What is a WAF (Web Application Firewall)? A Simple Guide

What would you do if a hacker accessed your website and replaced your finely tuned marketing messages with something unprofessional or defamatory?

What would you do if cybercriminals tried to cut off or impede user access to your website by inundating it with requests (called a DoS or Denial of Service attack)?

Incidents like these can be bad enough – leaving reputational damage and unhappy customers in their wake. But things get considerably bleaker if your website collects personally identifying information or payment details. If hackers are able to access individuals’ sensitive information, the organisation who suffered the attack will have much more to worry about than just reputational damage.

Regardless of what your websites or web-based apps do, the best way to keep attacks at bay is to invest in a Web Application Firewall or “WAF”.

What is a Web Application Firewall (WAF)?

A web application firewall prevents hacker attacks on websites and apps

A web application firewall monitors and filters web traffic moving to and from your website or web application, acting as a protective layer around it. WAFs prevent websites and online apps from data breaches, attacks arising from security flaws, unauthorised access attempts, denial of service attacks, and more.

How are WAFs different from “regular” firewalls?

Where “regular” network firewalls are designed to protect your network from hacks and unauthorised access, a WAF is designed to protect your website or web applications from hacks and unauthorised access.

My website/web app is hosted on a server within my network – won’t my network firewall protect it?

Probably not. Though firewalls do monitor incoming and outgoing web traffic on their network, they aren’t set up to inspect that traffic for the same kinds of website-focused hacks and misuse that WAFs are. Despite the similar names and similar jobs, the two systems provide very different protection.

In fact, having a website or web app that’s directly connected to your internal network is all the more reason to invest in a WAF – as we’ll discuss below.

Who Needs a Web Application Firewall?

who needs a waf

If any of the following high-risk factors apply to you, then you should probably consider investing in a WAF:

  • If your site collects personally identifiable information and/or payment details. Any company using e-commerce functions should get a WAF.
  • If your site provides access to a web-based cloud app that processes personally identifiable information including usage data, logins, etc.
  • If your website is self-hosted – i.e., it sits on a server that’s attached to your internal network. In this case, a hacker may use your website as a stepping stone to access your network, opening the door to corporate espionage, cyber reconnaissance, data breaches, and more.
  • If your company is growing beyond a “small business” and into the realms of “medium business” in terms of size or turnover. As a company grows, their public presence grows too, making them potentially more of a target.

Even if you don’t fall into any of the above categories, then we encourage you to carefully consider your website’s level of risk anyway. If you’re a micro- or small business with a static website that’s hosted externally and doesn’t process personal information, it’s unlikely you’ll need a WAF.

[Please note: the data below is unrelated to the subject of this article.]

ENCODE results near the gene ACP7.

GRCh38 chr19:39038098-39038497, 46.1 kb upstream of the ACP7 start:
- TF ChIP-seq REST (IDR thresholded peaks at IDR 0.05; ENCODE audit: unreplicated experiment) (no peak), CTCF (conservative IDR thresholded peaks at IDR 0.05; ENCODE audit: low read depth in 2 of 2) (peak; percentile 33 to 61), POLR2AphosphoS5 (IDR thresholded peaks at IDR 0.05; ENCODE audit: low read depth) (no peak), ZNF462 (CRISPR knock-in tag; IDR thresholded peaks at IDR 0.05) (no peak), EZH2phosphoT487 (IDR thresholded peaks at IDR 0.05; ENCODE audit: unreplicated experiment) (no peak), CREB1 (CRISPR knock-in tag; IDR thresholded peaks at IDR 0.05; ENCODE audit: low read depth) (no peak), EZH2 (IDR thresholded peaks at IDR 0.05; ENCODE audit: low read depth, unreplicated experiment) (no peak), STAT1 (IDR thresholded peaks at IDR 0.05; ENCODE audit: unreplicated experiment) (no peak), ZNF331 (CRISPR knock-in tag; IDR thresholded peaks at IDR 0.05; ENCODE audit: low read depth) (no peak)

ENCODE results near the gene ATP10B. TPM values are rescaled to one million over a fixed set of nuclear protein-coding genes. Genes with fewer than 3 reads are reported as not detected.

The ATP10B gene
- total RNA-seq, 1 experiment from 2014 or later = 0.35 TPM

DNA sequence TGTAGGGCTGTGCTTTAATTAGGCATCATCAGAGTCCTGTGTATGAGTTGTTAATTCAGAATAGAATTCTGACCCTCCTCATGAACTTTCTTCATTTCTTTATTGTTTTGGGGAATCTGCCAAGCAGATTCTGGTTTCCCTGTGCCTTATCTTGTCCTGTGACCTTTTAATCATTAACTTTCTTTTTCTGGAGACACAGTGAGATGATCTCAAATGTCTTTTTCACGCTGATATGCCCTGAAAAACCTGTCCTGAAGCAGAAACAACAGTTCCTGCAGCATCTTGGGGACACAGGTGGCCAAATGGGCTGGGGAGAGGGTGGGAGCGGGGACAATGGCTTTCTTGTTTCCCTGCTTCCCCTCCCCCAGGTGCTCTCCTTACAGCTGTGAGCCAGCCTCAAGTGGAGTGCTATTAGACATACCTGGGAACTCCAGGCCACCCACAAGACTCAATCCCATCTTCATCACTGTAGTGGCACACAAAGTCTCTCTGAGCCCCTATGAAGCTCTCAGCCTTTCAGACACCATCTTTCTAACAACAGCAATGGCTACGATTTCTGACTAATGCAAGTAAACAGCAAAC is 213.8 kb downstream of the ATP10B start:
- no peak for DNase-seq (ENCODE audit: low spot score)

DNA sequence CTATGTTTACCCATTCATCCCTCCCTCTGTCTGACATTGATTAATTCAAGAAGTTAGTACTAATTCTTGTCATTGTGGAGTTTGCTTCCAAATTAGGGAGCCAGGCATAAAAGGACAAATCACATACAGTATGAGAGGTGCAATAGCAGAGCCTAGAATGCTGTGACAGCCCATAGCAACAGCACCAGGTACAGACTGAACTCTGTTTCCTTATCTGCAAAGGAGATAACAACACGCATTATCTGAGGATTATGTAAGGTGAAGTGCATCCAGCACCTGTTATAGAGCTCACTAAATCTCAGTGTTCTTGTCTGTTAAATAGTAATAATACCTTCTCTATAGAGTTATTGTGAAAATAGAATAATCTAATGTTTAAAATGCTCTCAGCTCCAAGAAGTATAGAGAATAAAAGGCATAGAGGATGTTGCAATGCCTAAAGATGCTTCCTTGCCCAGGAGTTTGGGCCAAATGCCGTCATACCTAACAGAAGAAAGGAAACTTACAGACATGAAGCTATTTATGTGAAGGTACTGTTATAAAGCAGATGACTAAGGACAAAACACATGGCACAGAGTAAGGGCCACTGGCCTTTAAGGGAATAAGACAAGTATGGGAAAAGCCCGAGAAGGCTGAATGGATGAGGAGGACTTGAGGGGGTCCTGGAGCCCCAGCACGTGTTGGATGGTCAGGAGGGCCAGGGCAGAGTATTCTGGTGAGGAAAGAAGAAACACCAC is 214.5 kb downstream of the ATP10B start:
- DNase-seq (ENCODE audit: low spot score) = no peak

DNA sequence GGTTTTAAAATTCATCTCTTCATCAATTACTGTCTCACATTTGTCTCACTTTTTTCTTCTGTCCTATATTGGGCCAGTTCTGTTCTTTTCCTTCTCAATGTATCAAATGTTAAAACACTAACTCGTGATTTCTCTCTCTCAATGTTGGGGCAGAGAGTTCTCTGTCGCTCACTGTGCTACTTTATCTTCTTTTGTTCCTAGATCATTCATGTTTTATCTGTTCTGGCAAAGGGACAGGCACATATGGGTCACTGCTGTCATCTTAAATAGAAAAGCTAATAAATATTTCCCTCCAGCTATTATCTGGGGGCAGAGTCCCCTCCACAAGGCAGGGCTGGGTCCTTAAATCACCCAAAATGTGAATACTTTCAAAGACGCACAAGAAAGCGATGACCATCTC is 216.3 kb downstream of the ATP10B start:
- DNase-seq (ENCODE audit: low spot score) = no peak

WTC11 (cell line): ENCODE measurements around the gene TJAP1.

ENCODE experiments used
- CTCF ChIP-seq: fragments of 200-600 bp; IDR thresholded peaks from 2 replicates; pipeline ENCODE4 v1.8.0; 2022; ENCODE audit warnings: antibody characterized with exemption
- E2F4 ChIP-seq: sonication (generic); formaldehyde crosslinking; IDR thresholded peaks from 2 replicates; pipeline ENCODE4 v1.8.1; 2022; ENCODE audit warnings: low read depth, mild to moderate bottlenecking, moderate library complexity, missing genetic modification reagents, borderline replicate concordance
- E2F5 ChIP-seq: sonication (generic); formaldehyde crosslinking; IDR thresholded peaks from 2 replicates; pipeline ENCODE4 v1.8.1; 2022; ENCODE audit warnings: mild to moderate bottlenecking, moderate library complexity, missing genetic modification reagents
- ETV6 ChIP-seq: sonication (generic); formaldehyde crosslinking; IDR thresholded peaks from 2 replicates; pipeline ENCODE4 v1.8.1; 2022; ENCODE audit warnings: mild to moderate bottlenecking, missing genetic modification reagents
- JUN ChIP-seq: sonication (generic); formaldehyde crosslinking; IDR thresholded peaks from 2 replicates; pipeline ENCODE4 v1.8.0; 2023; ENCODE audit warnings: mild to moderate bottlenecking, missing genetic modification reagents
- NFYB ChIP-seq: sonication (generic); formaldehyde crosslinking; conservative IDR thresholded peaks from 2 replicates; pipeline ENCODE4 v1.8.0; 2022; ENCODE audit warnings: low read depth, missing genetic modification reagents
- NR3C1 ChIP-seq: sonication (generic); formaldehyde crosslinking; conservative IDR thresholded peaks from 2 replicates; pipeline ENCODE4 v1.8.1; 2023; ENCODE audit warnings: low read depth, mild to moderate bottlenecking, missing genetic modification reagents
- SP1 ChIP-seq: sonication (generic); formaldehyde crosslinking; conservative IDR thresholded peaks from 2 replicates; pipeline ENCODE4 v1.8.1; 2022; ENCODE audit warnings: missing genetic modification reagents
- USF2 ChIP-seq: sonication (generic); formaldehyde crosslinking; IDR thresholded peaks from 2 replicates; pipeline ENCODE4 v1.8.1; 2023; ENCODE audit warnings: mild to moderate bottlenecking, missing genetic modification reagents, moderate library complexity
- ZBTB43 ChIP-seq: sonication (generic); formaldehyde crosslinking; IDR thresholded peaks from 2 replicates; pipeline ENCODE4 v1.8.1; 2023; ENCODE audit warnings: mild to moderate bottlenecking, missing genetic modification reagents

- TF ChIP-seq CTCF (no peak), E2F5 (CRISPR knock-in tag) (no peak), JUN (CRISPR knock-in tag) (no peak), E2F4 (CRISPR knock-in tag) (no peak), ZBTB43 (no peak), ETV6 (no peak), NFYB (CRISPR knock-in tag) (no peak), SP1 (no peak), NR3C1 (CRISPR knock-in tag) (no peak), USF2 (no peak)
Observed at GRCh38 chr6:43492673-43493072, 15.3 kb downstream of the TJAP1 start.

But if your company is particularly high profile for its size or you operate in a particularly divisive field, your level of risk is going to be higher.

Why Use a Web Application Firewall?

Web application firewall logo

If your site or web app is particularly high risk (and especially if you fulfil any of the above bulleted criteria), then without a WAF you’re a sitting duck!

Those without WAF protection risk hacking attempts, denial of service attacks, potential data breaches, and any resulting reputational damage.

And that’s before we get into the potential ramifications of such attacks: disaster recovery and “clean-up” fees; a GDPR investigation and potential fine; punitive charges under PCI DSS; and time spent reporting the crime to the police – all of which sap valuable time and money.

We Recommend: SonicWall SMA100 Series Web Application Firewall

sonicwall sma100

Of all of the WAFs on the market, our tech wizards most highly recommend SonicWall’s SMA100 Series.

The SMA100 Series WAF dynamically protects your website and/or web applications from cybercrime. It achieves this by referring to SonicWall’s global cyber intelligence database, keeping both known and emerging threats at bay.

SonicWall’s WAF makes light work of detecting and stopping common attack behaviours in their tracks; including DoS attempts, code injection, cross-site scripting, and session hijacking. As well as carrying out real-time intrusion scanning, the SMA100 Series also establishes a baseline of regular website/app usage so it can flag anomalous behaviour and potential risks quickly.

So for industry-leading WAF coverage, or for an informal and confidential chat about your cybersecurity options, get in touch with the team here at Just Firewalls. We’ll take your current cyber worries on board and find solutions that’ll give you ultimate peace of mind. No techy jargon, just security. Call us on 0808 1644414 or drop us a line  to request a call back.